The best collection of photos showing off Octopus’s endless features are in the videos posted below:
When it comes to its power-plant, Allen spared no expense. The ship runs off a diesel-electric arrangement with eight diesel generators powering two electric motors that provide six megawatts of juice to drive her screws. It’s supposed to be remarkably efficient, giving the ship the ability to cruise a whopping 12,500 miles at 12.5 knots on a single tank of gas and hit a top speed of 19 knots.
Paul Allen described his passion and amazement for the project in his 2011 autobiography, according to Bloomberg, stating:
“When I first stood on the bridge, I felt as though I was on a spaceship,” he wrote, adding that with features including a pool, basketball court, movie theater, a recording studio with ocean views, “all my passions come together in one movable feast.”
“It’s less a Bentley than a Range Rover,” Allen said in the memoir, adding that “Octopus has realized every mission I had in mind for her.”
Overall, even though Octopus is 16 years old, it remains one of, if not the top yacht in the world. Not in size, but in quality, thoughtfulness of its design, timelessness, features, quality of construction, and especially versatility. In fact, from what I can tell, its selling price is substantially more than what Allen paid for the vessel in 2003. This is a very rare reality in the world of large vessels where depreciation driven by a tiny customer base can be absolutely brutal.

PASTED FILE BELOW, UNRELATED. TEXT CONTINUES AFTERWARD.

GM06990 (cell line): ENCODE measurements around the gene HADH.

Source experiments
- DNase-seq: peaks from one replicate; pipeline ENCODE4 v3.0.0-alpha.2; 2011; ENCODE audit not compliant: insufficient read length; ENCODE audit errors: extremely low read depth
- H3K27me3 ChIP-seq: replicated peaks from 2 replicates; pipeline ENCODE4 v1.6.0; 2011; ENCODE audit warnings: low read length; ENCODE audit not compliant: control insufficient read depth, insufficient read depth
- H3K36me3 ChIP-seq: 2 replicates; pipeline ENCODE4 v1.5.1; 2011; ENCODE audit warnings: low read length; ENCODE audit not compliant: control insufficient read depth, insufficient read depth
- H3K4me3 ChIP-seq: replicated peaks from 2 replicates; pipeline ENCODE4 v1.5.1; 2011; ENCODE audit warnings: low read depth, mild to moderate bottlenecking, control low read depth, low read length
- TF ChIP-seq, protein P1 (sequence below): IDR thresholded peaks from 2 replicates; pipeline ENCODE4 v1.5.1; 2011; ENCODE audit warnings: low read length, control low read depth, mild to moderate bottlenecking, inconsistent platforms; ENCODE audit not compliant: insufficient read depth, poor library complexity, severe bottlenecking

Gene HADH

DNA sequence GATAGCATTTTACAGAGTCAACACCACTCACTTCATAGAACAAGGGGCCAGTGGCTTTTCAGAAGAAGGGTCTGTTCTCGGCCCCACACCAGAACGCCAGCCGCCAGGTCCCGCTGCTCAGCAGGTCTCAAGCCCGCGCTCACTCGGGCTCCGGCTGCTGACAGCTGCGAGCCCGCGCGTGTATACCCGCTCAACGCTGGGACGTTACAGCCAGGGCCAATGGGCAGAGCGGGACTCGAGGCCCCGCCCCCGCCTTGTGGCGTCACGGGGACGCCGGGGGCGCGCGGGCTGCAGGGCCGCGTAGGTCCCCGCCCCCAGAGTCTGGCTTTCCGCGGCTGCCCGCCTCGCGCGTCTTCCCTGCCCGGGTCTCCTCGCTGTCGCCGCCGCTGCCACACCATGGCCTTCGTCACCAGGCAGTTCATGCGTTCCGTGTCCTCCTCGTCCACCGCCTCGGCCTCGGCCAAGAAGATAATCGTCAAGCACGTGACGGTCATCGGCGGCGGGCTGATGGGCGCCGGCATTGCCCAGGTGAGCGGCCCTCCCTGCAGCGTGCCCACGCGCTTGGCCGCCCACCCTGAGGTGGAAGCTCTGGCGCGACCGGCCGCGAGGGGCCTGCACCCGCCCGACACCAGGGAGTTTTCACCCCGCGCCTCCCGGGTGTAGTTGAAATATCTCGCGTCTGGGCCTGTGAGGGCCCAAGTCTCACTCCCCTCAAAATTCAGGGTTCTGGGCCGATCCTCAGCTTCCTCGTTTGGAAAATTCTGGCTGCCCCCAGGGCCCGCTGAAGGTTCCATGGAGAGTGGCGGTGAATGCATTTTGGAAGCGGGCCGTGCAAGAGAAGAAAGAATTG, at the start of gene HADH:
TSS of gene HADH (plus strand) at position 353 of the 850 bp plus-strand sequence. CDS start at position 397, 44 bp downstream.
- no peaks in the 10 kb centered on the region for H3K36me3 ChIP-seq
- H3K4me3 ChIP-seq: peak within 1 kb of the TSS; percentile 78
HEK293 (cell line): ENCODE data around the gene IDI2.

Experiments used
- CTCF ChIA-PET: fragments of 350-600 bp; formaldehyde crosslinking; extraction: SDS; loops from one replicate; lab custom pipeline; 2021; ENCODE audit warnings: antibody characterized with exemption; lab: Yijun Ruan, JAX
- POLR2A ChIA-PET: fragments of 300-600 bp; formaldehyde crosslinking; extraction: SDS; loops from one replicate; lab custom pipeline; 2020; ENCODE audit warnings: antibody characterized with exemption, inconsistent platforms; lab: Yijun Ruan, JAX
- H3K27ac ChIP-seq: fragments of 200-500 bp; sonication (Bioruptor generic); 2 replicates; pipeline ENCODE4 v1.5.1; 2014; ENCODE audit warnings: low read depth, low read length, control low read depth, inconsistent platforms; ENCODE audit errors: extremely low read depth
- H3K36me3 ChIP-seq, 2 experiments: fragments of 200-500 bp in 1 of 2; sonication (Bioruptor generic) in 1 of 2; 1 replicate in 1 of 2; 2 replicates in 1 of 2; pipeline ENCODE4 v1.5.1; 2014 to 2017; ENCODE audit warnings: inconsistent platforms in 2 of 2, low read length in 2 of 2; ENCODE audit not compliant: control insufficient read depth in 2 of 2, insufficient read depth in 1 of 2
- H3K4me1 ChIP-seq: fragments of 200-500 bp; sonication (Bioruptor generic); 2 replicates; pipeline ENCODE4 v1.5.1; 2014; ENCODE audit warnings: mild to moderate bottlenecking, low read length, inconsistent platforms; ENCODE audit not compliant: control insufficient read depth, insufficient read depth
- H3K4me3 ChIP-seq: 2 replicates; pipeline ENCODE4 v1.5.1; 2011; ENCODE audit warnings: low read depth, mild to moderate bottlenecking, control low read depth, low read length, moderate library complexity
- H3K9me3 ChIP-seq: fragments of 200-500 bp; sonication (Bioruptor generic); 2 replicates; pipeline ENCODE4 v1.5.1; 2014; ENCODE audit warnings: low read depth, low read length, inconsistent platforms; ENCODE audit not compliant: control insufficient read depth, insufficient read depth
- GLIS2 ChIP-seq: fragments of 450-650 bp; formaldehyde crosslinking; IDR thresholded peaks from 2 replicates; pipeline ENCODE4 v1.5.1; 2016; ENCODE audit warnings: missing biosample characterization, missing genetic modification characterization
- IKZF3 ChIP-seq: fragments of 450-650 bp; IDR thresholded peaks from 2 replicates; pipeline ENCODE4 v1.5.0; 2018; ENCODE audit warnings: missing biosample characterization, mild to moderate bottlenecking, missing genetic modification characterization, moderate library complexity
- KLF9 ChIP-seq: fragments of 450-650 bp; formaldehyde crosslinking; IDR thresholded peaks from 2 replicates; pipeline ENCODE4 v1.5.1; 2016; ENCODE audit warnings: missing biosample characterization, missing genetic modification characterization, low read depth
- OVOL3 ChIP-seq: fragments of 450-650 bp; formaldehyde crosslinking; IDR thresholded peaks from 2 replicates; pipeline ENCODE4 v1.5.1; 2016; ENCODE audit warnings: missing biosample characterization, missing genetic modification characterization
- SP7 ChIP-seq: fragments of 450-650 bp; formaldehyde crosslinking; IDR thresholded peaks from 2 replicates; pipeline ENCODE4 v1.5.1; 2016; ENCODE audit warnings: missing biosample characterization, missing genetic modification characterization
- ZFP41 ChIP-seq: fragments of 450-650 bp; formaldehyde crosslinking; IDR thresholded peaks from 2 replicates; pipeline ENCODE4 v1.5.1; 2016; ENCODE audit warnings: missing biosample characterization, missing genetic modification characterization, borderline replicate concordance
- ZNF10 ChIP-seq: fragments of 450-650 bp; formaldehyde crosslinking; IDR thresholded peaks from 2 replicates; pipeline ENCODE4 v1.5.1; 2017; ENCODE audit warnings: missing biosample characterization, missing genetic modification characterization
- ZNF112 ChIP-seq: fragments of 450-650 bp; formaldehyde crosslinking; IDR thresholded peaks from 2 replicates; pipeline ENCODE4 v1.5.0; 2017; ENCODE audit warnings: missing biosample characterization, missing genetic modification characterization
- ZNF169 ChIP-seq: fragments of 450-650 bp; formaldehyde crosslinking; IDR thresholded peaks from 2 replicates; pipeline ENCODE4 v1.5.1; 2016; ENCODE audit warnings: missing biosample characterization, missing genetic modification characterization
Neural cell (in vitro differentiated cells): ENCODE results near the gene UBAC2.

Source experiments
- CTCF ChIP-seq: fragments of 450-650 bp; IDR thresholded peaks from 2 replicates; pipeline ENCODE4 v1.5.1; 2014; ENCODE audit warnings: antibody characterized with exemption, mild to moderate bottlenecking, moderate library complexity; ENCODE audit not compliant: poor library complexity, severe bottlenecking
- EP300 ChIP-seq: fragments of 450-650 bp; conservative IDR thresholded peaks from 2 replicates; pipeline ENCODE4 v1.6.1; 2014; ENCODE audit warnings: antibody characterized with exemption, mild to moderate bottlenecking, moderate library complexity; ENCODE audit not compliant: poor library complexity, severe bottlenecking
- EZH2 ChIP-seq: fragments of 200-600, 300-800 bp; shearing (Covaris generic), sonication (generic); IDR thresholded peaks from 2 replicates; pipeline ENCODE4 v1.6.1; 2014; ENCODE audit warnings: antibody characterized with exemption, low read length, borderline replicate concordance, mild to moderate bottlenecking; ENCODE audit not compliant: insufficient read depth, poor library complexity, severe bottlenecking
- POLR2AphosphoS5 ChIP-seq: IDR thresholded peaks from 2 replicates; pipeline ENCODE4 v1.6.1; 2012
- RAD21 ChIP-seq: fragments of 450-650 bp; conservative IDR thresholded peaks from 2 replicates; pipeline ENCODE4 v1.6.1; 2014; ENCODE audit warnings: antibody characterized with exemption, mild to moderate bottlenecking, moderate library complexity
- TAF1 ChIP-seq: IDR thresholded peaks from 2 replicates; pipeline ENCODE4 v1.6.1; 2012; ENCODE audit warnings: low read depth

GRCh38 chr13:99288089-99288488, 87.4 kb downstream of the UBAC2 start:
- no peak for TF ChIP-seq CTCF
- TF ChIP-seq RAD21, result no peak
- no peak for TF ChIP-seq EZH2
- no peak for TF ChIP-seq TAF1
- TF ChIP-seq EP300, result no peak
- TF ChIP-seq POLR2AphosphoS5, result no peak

You need extremely deep pockets not just to buy Octopus, but to keep it running. The rule of thumb is that a yacht costs roughly ten percent of its total cost to operate annually. So in this case, at least according to the sale price, we are talking $32.5M every year. But that number is probably even higher considering all the unique toys embarked aboard her and the specialized crew needed to maintain and operate them.